MEPs approve directive on reception conditions  


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  • Work at the latest six months after requesting asylum, instead of currently nine months 
  • Access to language and civic education courses and vocational training to enhance integration opportunities 
  • Place of residence may be established by authorities to avoid people absconding, but detention only possible in specific cases 
  • All unaccompanied minors to have a guardian and all asylum-seeker children to be schooled 

Registered asylum-applicants will be able to start working sooner and their integration prospects will improve, under a draft law agreed by Parliament and Council.

The main aim of the revised Reception Conditions Directive is to ensure equivalent reception standards across EU member states when it comes to material conditions -including housing-, health care and an adequate standard of living for applicants. The new rules should prevent applicants from moving around the EU after their registration.

Improving integration opportunities

To improve their chances of being able to live independently and be able to integrate locally, asylum applicants should be allowed to work not later than six months from the date of the registration of their application, instead of the current nine months. To help enhance applicants' integration prospects they will get access to language courses, civic education courses or vocational training courses.

Protecting minors

Member states must ensure every unaccompanied minor is assigned a guardian as soon as possible and no later than 15 days after their lodging an application for international protection. Moreover, children should enter into the school system at the latest two months after arrival.


Member States may decide that an applicant has to reside in a specific place for reasons of public order or to effectively prevent the applicant from absconding, if such risks exist. Detention may be based only on specific grounds established in national law.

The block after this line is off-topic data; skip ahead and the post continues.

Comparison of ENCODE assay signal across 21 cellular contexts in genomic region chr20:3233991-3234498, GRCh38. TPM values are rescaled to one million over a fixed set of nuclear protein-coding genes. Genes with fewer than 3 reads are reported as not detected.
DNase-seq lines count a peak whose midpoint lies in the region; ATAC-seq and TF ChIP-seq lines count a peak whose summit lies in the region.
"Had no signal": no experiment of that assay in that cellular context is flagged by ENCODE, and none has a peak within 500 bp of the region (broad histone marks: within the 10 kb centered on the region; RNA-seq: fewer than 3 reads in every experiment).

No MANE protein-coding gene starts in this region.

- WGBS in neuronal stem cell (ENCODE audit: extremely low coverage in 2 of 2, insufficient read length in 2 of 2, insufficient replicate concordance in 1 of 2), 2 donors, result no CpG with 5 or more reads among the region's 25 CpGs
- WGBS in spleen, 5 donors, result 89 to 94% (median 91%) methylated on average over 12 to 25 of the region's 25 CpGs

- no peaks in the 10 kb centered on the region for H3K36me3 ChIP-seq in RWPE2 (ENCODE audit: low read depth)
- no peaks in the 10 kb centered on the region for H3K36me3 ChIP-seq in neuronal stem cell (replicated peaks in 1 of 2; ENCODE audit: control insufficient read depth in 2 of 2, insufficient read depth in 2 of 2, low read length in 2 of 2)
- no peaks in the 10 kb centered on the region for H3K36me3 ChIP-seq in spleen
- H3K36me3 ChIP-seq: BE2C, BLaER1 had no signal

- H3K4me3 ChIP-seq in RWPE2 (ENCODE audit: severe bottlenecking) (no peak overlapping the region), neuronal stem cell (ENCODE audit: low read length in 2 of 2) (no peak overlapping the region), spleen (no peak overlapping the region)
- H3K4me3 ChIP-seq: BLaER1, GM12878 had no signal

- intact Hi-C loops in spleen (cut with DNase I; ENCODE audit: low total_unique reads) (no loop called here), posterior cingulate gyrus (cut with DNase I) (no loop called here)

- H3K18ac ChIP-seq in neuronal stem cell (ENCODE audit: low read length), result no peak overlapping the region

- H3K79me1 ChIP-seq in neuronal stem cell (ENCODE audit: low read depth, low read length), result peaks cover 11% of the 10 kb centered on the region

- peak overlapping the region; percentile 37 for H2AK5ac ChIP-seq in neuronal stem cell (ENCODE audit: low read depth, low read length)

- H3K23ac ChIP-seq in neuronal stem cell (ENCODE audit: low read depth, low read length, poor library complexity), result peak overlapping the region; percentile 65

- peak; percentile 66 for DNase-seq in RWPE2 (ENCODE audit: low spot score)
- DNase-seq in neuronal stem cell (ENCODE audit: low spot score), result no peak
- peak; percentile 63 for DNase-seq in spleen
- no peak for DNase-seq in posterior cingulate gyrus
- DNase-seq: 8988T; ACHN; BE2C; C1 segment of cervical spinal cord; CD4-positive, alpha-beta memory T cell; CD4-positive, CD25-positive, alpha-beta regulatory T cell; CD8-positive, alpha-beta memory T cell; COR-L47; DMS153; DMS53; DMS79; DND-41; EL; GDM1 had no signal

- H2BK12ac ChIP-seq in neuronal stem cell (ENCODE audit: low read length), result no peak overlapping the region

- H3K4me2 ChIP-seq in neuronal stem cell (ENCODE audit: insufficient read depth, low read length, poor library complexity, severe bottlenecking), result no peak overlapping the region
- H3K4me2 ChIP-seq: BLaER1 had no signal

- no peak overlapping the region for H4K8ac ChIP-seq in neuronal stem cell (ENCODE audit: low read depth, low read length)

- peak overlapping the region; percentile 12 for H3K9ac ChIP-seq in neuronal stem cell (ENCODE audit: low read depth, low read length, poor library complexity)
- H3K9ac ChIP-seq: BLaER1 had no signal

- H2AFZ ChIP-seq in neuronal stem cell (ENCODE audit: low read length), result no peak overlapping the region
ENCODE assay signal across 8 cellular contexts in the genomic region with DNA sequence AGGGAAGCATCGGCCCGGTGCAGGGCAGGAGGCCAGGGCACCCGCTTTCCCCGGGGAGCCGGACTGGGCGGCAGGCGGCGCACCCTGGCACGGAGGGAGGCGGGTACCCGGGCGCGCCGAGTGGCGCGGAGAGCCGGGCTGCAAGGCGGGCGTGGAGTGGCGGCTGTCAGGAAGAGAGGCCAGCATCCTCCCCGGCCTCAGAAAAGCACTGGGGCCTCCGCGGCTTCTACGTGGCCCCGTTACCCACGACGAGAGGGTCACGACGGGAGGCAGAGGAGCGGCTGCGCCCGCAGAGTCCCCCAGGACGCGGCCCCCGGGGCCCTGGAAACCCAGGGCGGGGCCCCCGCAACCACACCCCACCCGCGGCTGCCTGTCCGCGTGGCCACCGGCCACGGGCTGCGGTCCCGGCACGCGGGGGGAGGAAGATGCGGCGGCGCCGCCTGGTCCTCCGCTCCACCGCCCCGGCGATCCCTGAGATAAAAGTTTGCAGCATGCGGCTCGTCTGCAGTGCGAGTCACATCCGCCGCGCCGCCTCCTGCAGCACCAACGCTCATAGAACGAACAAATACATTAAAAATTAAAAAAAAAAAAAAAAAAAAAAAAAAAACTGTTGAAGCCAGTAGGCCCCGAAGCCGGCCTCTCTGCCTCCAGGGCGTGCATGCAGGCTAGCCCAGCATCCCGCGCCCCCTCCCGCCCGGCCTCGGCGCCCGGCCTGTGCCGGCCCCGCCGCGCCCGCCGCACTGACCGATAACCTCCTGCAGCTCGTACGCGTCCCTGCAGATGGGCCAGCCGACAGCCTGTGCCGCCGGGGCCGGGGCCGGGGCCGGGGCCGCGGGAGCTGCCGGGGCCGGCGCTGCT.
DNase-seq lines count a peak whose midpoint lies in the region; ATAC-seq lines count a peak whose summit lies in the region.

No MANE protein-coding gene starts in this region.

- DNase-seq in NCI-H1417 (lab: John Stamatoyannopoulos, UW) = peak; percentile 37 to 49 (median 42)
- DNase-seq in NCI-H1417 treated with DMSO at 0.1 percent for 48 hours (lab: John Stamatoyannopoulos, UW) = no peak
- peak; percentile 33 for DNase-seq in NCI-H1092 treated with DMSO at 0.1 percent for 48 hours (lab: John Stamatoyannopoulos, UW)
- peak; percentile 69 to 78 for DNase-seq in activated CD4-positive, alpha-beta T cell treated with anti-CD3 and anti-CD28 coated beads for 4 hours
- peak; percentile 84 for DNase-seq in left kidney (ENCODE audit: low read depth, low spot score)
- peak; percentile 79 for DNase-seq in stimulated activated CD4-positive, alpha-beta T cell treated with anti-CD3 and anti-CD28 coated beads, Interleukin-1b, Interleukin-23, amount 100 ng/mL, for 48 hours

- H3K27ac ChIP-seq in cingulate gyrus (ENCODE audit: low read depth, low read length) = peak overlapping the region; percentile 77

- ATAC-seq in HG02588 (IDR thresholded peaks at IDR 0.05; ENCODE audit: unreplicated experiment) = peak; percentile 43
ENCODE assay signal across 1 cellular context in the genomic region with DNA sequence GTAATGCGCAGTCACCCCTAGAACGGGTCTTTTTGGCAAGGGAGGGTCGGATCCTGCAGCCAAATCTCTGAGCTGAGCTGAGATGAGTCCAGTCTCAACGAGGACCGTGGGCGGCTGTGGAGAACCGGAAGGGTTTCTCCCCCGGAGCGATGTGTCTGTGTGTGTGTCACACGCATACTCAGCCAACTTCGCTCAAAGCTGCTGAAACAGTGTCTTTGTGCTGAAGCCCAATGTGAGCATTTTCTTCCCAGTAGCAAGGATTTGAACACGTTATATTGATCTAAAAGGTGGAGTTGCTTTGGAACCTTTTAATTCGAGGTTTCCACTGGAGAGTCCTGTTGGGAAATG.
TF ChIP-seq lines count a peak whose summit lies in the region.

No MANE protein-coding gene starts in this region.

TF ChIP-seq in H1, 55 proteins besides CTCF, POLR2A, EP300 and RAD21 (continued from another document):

Sophie in 't Veld MEP (Renew, Netherlands), rapporteur, said: “Today's vote on the asylum and migration pact is probably one of the most difficult of this mandate. It contains elements which are prone to abuse by Member State governments and which can lead to human rights violations, depending on Member State implementation. I think especially of the border procedure, which may lead to wide-spread detention, and of the many back doors to evade EU standards under the Crisis Regulation. At the same time, we negotiated notable improvements, such as in the Reception Conditions Directive. This includes improvement for children's rights, such as ensuring that unaccompanied children have a representative from day one and that the detention of children becomes the absolute exception.”

Next steps

The adopted text agreed text needs to formally approved by the Council before it can be published in the Official Journal of the EU and enter into force. Member states have two years to transpose the provisions of the directive in their national laws.

The legislation is part of the wider revamp of the EU’s common asylum and migration rules, on which Parliament voted today. You can find more information here.